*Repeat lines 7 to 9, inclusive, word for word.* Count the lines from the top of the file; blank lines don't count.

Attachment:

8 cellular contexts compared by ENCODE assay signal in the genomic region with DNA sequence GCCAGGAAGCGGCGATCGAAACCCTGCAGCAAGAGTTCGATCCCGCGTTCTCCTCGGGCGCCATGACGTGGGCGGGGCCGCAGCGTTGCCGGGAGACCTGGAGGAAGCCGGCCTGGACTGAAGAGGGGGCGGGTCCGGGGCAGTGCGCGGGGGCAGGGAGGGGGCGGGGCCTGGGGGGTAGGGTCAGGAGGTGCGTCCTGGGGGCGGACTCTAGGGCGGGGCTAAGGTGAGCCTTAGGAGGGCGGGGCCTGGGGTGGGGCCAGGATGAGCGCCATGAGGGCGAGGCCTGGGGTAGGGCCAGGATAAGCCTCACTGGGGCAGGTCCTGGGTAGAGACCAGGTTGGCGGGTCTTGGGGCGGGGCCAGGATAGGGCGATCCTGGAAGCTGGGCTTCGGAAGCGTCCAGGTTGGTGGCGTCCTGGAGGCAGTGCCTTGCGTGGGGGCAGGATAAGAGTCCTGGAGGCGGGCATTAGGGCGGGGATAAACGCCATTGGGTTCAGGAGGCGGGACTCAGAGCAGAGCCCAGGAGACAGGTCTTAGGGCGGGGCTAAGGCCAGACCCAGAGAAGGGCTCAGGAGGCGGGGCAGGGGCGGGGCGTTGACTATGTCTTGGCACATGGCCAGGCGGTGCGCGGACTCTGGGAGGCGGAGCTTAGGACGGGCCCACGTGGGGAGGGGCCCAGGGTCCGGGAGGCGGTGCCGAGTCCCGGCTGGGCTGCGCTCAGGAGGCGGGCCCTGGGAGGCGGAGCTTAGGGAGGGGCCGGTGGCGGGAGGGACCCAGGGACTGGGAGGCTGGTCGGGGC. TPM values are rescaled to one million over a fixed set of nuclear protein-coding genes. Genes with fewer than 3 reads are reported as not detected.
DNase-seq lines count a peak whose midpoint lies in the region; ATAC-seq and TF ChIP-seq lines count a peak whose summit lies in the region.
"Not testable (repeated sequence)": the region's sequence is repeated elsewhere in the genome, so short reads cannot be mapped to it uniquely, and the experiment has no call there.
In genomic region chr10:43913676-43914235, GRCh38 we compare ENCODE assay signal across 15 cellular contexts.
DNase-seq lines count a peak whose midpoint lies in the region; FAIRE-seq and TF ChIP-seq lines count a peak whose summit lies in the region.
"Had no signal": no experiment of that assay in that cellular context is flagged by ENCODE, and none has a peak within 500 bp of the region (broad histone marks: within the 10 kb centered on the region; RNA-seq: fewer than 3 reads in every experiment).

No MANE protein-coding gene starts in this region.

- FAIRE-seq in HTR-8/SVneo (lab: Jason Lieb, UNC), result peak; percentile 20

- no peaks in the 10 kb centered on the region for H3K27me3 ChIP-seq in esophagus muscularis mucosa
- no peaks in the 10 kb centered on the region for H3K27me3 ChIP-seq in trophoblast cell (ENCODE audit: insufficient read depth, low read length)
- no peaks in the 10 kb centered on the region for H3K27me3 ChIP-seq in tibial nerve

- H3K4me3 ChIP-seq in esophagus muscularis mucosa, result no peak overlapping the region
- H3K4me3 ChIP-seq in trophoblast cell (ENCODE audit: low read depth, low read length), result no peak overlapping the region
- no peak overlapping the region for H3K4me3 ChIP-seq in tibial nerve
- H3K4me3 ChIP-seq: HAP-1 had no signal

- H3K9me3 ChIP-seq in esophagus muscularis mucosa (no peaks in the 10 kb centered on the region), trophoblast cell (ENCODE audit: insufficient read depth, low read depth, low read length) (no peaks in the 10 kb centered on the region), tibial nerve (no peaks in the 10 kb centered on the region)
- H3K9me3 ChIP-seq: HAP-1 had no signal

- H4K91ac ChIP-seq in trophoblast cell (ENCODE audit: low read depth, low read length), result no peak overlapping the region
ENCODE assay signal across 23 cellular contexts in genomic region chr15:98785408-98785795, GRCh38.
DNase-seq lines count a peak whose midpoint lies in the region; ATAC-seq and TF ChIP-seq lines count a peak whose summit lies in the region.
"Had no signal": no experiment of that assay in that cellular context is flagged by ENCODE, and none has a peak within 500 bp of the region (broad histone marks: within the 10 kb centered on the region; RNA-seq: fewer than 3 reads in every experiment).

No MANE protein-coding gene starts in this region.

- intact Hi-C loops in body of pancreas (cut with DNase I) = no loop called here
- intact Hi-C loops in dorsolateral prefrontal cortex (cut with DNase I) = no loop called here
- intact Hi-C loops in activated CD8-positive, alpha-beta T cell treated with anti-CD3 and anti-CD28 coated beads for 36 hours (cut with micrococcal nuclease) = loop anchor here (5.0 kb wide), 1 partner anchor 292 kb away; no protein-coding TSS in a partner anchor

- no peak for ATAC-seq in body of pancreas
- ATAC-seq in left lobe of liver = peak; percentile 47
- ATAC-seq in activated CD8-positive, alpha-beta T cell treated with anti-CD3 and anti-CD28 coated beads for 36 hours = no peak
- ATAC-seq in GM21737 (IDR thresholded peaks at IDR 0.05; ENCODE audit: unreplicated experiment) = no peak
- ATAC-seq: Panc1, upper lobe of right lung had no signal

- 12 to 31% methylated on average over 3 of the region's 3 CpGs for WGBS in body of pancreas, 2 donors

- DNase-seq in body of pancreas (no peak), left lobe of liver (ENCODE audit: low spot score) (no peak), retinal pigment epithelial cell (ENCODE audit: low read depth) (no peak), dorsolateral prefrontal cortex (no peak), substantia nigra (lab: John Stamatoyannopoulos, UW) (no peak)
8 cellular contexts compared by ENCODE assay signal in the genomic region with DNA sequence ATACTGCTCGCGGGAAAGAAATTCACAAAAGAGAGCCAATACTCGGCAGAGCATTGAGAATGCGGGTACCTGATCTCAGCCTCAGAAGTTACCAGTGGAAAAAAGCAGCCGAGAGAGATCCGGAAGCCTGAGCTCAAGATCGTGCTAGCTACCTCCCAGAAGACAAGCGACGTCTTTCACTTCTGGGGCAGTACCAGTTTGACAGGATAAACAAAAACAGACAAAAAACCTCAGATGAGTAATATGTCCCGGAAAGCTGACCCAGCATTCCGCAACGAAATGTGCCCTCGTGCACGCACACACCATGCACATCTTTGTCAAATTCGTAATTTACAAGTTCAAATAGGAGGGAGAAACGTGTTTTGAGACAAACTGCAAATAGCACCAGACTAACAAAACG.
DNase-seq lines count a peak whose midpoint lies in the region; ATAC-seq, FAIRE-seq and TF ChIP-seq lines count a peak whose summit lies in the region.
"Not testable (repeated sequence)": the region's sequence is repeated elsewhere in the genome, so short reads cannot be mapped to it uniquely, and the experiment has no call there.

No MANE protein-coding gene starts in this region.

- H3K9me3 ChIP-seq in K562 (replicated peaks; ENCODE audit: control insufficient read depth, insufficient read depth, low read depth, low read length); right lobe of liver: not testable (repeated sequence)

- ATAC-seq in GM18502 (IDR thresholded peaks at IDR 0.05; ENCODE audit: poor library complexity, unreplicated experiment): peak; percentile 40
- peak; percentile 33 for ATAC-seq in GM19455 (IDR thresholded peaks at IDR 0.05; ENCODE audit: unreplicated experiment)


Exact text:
No MANE protein-coding gene starts in this region.

- FAIRE-seq in HTR-8/SVneo (lab: Jason Lieb, UNC), result peak; percentile 20

- no peaks in the 10 kb centered on the region for H3K27me3 ChIP-seq in esophagus muscularis mucosa